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Reposting my RS_Games fic!

Title: Where the Heart Is
Rating: PG
Pairing/Characters: Remus/Sirius, Teddy *highlight for spoilers* (/Benjamin. In my defence, James is 12.)
Word Count: 1,629 words
Summary: Teddy moves out, discovers a letter from his father, and comes to a realisation.
Notes: This was written for the 2011 [livejournal.com profile] rs_games (Team Remus!). I'm just going to go ahead and apologise to any TiRN readers in advance for the last line. Ta, Georgie, for helping me through this at the last minute--'Are you crazy?!
Prompt: 27 Lyrics from Laura Marling's Goodbye England (Covered in Snow)


Teddy looks around at the mountains of boxes on the floor of his new flat and sighs. He’s hungry now—properly hungry--but he’s also too intimidated to make his way into the dark, bitterly cold London streets below to navigate not only unfamiliar muggle shops but also baffling muggle currency.

Instead, he sits quietly on the narrow window ledge and listens to the wind howling. The chill is bone-deep, even inside, and Teddy shivers. He knows that he should see to the dwindling fire or at least do a proper warming charm, but he can’t bring himself to get up and find his wand in the clutter. It’s reached the unfortunate, inevitable point where there are so many things to be done that Teddy, overwhelmed, is managing to do nothing. He’s been holed up by the window for nearly an hour now, unsure of what he’s waiting for—a sign, perhaps, to keep unpacking or someone to come and help him. But no one comes.

Teddy chews his thumbnail, watching a man in a long black overcoat until he turns the corner, before resolving to do something. He’s only hurting himself with this restless, anxious inertia. There will be twice as much to do in the morning, and he has to be up early for work on Monday. Turning away from the window at last, Teddy eyes the oldest-looking set of boxes in the corner. When he’d been packing up, his Grandmother had told him that the boxes that had always been piled neatly against the far wall in her attic—the boxes full of his parents’ things—belonged to him.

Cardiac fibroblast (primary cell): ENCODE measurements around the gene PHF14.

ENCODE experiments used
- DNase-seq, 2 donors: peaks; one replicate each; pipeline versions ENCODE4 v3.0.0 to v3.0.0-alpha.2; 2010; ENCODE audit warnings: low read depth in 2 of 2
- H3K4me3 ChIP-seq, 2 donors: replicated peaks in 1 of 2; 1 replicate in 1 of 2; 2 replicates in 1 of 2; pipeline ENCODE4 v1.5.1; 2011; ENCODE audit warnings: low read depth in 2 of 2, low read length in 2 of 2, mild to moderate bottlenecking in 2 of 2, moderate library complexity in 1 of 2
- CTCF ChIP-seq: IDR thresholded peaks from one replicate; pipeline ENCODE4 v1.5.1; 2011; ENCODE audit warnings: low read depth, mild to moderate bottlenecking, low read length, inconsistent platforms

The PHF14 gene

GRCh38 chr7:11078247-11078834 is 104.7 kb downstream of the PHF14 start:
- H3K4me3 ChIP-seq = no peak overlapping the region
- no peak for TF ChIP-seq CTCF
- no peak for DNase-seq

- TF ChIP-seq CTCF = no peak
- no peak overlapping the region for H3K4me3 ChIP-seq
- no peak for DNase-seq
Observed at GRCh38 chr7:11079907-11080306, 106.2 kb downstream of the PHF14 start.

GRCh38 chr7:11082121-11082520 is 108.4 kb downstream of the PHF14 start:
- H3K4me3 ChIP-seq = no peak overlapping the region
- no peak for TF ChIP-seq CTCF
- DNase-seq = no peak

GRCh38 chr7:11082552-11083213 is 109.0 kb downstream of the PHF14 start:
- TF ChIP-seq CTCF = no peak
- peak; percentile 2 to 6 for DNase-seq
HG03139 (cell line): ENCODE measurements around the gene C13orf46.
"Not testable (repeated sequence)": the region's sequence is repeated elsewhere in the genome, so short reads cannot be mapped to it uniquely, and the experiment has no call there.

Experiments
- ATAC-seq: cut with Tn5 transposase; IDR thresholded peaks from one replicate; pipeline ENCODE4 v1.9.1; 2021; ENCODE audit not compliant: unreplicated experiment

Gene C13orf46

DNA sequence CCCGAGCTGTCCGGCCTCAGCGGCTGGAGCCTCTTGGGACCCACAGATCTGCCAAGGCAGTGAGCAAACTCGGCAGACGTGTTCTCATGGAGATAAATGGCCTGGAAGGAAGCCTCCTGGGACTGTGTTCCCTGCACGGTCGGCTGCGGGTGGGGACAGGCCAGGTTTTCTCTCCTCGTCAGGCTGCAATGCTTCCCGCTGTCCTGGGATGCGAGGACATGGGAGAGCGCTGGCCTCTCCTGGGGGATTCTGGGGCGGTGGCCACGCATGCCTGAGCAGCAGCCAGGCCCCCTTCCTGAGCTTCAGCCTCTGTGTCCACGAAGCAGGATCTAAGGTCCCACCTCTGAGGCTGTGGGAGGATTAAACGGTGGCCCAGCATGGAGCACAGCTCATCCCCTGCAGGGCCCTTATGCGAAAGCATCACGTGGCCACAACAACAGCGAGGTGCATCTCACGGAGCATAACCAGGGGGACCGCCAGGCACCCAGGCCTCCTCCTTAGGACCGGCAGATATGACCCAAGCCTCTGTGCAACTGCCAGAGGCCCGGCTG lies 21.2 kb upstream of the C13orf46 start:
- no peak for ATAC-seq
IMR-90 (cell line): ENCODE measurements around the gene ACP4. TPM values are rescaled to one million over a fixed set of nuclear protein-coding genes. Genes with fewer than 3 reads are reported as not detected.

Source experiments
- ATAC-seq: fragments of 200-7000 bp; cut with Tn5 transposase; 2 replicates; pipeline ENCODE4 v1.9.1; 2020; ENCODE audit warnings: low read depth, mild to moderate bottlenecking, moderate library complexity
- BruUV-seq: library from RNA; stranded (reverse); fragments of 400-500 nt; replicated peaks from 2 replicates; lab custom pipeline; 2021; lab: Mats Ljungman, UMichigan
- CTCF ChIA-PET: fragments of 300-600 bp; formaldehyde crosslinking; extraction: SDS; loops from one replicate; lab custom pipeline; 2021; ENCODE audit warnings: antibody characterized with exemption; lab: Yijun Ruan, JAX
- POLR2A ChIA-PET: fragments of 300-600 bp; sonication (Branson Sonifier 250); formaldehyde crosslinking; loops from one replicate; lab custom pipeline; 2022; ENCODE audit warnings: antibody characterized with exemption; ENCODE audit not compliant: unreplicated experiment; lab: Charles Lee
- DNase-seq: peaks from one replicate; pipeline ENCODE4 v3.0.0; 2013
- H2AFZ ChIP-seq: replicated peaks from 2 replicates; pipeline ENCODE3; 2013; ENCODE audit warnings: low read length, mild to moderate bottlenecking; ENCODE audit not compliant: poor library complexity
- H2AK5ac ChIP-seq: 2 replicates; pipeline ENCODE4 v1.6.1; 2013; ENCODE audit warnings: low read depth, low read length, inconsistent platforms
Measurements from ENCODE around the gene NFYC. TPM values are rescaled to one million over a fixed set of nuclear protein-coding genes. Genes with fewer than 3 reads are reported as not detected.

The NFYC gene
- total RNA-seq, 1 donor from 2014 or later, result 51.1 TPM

So now they are in a pile in his new living room. Most have not been opened in seventeen years. Teddy stands in front of them, torn between wanting to tear through every box immediately and wanting to hide them away for another seventeen years.

When Teddy had first been offered the position in Regulation and Control after graduation, he had still been living in his Grandmother’s house in Oxfordshire. He had resolved to stay. He didn’t want to move out and leave her with an empty house full of memories. He wanted to be there when she needed him, to make sure that someone was there to do the washing up when she was tired or to lift something heavy or to make her a cup of tea.

But Andromeda, always brave beyond Teddy’s wildest imaginings, had all but forced him out the door. It wasn’t that she didn’t want him, Teddy knew. It was that she wanted him to have a chance at a life.